The pulsatile flow is defined as that portion of the cardiac cycle controlled by the Autonomic Nervous System which is the part of the nervous system that does not require the brain’s involvement in order to function.

Impaired pulsatile function of arteries provides important predictive and therapeutic information beyond that provided by traditional blood pressure measurements.

Accelerated Plethysmogram (APG) Waveform – The second derivative of PTG – an excellent method to evaluate the biological age of arteries.

In short, the DPA measures the overall health of the arteries. It doesn’t tell you if you have plaques in your arteries but it can help us determine your overall risk for developing them.

So, what is this pulse wave?

As the heart beats, pressure and flow pulse waves travel away from the heart and are reflected back toward the heart from various locations in the arterial system. Arterial stiffness occurs at varying rates in different people.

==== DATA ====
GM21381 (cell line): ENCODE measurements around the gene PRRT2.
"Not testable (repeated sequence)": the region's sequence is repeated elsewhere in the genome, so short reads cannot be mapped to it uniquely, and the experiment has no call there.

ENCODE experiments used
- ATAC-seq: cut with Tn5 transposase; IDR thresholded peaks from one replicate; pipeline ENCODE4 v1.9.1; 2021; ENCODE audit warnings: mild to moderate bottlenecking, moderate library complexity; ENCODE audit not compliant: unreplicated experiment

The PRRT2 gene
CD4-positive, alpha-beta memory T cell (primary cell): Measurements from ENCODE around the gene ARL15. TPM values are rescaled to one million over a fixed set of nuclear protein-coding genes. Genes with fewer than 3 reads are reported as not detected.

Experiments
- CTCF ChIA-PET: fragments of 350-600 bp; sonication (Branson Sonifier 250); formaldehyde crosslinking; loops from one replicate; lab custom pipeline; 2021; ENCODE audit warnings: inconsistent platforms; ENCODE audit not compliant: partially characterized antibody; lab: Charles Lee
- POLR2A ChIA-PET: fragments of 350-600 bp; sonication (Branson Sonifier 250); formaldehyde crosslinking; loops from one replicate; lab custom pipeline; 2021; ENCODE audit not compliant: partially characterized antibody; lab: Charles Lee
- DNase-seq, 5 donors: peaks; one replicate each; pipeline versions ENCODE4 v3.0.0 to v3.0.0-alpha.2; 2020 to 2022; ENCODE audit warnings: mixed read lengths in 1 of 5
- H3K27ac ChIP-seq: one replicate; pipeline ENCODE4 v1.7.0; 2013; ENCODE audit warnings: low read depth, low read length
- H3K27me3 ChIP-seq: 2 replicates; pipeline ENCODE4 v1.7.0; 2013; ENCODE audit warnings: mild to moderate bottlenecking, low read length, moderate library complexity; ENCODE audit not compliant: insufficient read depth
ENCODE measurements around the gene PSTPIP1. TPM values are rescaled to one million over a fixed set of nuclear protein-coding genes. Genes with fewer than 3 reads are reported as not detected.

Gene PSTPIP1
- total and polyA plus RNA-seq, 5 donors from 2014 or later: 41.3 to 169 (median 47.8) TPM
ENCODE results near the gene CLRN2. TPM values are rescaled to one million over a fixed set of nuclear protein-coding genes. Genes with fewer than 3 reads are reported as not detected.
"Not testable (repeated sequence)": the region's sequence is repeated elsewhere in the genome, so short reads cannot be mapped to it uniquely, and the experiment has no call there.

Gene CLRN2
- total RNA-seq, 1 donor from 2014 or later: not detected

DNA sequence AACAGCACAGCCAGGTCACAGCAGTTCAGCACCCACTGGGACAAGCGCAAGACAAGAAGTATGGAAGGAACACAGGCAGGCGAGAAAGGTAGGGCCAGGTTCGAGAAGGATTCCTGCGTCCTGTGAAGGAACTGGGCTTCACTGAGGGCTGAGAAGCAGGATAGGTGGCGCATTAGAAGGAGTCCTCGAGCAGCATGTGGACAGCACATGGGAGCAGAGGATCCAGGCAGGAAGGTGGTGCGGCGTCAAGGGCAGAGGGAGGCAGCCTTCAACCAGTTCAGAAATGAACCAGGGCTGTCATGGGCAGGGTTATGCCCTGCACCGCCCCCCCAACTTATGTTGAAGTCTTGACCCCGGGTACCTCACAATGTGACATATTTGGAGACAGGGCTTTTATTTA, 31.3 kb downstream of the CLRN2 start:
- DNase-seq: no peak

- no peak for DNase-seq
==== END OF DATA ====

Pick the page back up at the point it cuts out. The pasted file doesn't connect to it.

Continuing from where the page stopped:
A study of 3,075 older, healthy patients revealed a 3 fold increased risk of death due to cardiovascular disease in those patients with the highest pulse wave velocity (NIH/NIA/USDHHS).

It is becoming more apparent that changes in the aging circulatory system, even those without outward symptoms, precede and predict a higher risk of developing cardiovascular diseases.

The photoplethysmograph detects the volume of blood in or through a tissue by using an optical detector.

The arterial pulse waveform results from the ejection of blood from the left ventricle and moves with a velocity that is much greater that the velocity of the flow of the blood itself. The stiffer the arteries the quicker the blood and waveform pass along.

The timing of the wave reflections is how we can non-invasively measure arterial stiffness. Epidemiological studies using these measures have determined that high aortic pulse wave velocity (aPWV) is an independent predictor of arterial stiffness and cardiovascular disease and death.

What does my ‘waveform’ mean?

There are 7 different waveforms which help ‘grade’ the overall health of your arteries.

Type 1